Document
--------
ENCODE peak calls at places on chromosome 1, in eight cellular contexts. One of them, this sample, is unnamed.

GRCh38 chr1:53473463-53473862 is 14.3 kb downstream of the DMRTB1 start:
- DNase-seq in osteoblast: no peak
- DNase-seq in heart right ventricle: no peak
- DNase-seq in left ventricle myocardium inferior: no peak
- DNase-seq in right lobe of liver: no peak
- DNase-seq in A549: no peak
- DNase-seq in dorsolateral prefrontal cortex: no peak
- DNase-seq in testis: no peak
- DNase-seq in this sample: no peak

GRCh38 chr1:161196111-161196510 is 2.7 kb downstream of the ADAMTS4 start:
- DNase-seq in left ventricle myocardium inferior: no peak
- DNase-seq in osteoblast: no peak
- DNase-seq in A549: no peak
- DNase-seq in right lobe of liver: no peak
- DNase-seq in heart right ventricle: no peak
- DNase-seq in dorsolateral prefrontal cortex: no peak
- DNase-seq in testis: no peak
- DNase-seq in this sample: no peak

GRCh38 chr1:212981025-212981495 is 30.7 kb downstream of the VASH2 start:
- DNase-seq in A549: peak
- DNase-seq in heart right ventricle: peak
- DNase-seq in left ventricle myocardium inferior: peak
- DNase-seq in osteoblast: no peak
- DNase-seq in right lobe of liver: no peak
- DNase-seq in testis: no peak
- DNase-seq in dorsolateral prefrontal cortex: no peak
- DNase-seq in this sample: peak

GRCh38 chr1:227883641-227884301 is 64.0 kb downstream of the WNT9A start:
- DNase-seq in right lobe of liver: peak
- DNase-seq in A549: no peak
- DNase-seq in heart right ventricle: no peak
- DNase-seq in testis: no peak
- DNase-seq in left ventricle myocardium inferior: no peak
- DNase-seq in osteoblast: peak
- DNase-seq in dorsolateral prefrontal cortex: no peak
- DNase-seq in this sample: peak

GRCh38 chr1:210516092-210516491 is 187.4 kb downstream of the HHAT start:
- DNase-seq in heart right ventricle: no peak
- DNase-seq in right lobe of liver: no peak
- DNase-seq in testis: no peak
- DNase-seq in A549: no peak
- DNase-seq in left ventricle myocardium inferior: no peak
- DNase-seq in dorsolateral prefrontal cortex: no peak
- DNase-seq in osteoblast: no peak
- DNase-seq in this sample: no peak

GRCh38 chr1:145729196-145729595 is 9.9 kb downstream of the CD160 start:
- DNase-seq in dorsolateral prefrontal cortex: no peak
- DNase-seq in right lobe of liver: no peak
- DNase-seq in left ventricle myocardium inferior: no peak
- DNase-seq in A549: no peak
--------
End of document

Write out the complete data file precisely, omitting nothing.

ENCODE peak calls at places on chromosome 1, in eight cellular contexts. One of them, this sample, is unnamed.

GRCh38 chr1:53473463-53473862 is 14.3 kb downstream of the DMRTB1 start:
- DNase-seq in osteoblast: no peak
- DNase-seq in heart right ventricle: no peak
- DNase-seq in left ventricle myocardium inferior: no peak
- DNase-seq in right lobe of liver: no peak
- DNase-seq in A549: no peak
- DNase-seq in dorsolateral prefrontal cortex: no peak
- DNase-seq in testis: no peak
- DNase-seq in this sample: no peak

GRCh38 chr1:161196111-161196510 is 2.7 kb downstream of the ADAMTS4 start:
- DNase-seq in left ventricle myocardium inferior: no peak
- DNase-seq in osteoblast: no peak
- DNase-seq in A549: no peak
- DNase-seq in right lobe of liver: no peak
- DNase-seq in heart right ventricle: no peak
- DNase-seq in dorsolateral prefrontal cortex: no peak
- DNase-seq in testis: no peak
- DNase-seq in this sample: no peak

GRCh38 chr1:212981025-212981495 is 30.7 kb downstream of the VASH2 start:
- DNase-seq in A549: peak
- DNase-seq in heart right ventricle: peak
- DNase-seq in left ventricle myocardium inferior: peak
- DNase-seq in osteoblast: no peak
- DNase-seq in right lobe of liver: no peak
- DNase-seq in testis: no peak
- DNase-seq in dorsolateral prefrontal cortex: no peak
- DNase-seq in this sample: peak

GRCh38 chr1:227883641-227884301 is 64.0 kb downstream of the WNT9A start:
- DNase-seq in right lobe of liver: peak
- DNase-seq in A549: no peak
- DNase-seq in heart right ventricle: no peak
- DNase-seq in testis: no peak
- DNase-seq in left ventricle myocardium inferior: no peak
- DNase-seq in osteoblast: peak
- DNase-seq in dorsolateral prefrontal cortex: no peak
- DNase-seq in this sample: peak

GRCh38 chr1:210516092-210516491 is 187.4 kb downstream of the HHAT start:
- DNase-seq in heart right ventricle: no peak
- DNase-seq in right lobe of liver: no peak
- DNase-seq in testis: no peak
- DNase-seq in A549: no peak
- DNase-seq in left ventricle myocardium inferior: no peak
- DNase-seq in dorsolateral prefrontal cortex: no peak
- DNase-seq in osteoblast: no peak
- DNase-seq in this sample: no peak

GRCh38 chr1:145729196-145729595 is 9.9 kb downstream of the CD160 start:
- DNase-seq in dorsolateral prefrontal cortex: no peak
- DNase-seq in right lobe of liver: no peak
- DNase-seq in left ventricle myocardium inferior: no peak
- DNase-seq in A549: no peak